The drought in Washington, D.C., is now just as bad as California’s

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It's happening back east now:

We’re not going to complain that Washington didn’t get any snow this winter. Fine — it’s over. Something we can complain about, though, is that we didn’t get any meaningful precipitation of any rype. Specifically, D.C. didn’t get enough rain this winter.

Reagan National Airport — D.C.’s official weather-monitoring location — measured 6.04 inches of precipitation from December through February, or 70 percent of average. It was the third-driest (and the least-snowy) since 2000. The kicker is that this dry winter followed an exceptionally dry fall in which Washington tallied only 4.16 inches of rain, compared with its typical 10.3 inches.

Alas, we are in a deficit, and it became glaring in this week’s U.S. Drought Monitor report, which paints a large part of the D.C. region — including the District itself — in a “severe” drought. Crop or pasture losses are likely, water shortages are common and water restrictions are often imposed in this category, according to the Drought Monitor, which is run by the National Oceanic and Atmospheric Administration.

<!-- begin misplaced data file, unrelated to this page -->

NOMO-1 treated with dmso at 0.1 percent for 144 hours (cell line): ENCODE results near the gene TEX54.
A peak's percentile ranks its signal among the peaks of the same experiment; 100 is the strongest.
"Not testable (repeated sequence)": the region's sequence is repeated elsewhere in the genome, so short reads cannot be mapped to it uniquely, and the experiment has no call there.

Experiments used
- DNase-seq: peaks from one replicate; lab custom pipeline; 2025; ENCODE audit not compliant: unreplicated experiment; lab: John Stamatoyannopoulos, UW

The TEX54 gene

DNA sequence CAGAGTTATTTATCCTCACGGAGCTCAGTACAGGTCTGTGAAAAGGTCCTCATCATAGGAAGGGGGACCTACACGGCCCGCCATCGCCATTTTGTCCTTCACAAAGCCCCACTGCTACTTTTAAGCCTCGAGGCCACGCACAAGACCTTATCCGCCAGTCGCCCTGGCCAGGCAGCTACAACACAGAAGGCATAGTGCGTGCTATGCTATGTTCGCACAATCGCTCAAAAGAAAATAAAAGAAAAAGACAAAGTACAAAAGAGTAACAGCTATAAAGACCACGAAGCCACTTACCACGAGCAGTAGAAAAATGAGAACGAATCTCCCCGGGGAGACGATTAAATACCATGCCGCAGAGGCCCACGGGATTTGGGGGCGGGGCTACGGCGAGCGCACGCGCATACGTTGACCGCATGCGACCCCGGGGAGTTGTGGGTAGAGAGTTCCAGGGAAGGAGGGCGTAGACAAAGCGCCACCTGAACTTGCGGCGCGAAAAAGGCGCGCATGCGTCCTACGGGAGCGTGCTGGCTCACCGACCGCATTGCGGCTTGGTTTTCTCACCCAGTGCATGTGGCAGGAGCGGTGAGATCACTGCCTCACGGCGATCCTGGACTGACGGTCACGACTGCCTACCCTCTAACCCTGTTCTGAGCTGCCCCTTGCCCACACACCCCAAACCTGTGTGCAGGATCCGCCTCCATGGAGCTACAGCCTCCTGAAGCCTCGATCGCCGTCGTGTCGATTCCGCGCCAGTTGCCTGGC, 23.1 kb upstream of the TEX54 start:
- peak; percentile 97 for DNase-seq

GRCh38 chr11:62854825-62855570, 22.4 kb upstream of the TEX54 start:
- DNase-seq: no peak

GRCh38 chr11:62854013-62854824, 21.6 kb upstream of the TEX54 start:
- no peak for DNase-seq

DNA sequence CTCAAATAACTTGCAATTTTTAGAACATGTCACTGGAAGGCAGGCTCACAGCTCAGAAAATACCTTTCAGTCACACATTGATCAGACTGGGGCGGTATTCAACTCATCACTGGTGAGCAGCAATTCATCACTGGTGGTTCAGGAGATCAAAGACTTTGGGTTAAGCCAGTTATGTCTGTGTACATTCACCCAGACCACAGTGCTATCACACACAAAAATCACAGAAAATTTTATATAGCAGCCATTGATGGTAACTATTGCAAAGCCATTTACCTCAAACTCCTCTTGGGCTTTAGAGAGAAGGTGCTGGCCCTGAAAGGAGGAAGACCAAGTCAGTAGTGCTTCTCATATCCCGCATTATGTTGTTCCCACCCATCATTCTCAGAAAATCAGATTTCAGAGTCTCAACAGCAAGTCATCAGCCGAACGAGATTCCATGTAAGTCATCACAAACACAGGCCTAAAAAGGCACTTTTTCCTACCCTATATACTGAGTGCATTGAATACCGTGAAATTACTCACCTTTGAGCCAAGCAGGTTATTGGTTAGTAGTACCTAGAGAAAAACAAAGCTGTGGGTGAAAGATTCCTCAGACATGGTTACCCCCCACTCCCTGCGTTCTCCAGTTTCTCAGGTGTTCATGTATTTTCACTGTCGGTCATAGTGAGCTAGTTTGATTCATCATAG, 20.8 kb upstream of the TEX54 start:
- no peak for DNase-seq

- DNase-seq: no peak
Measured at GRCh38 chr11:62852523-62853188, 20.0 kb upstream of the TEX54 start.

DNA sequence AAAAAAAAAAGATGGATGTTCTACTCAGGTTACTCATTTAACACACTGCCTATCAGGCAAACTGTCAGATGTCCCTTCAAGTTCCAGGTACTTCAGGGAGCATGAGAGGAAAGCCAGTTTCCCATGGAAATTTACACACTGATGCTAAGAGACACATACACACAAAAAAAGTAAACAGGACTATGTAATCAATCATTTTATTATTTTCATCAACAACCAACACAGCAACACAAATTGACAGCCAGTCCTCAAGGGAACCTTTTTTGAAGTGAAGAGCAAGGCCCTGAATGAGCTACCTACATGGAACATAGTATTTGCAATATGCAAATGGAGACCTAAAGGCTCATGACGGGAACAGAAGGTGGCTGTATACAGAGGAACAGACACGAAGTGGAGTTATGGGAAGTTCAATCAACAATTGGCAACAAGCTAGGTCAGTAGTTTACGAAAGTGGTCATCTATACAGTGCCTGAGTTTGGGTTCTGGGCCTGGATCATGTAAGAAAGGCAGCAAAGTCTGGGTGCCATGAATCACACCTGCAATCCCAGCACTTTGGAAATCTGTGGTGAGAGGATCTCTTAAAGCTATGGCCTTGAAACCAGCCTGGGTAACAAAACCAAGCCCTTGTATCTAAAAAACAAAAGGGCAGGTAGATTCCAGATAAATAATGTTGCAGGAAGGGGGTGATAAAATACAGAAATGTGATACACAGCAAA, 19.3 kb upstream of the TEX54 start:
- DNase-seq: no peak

In fact, in a total reversal of fortune, the D.C. region’s drought is now just as bad as California’s.

You can read the rest at the Washington Post.

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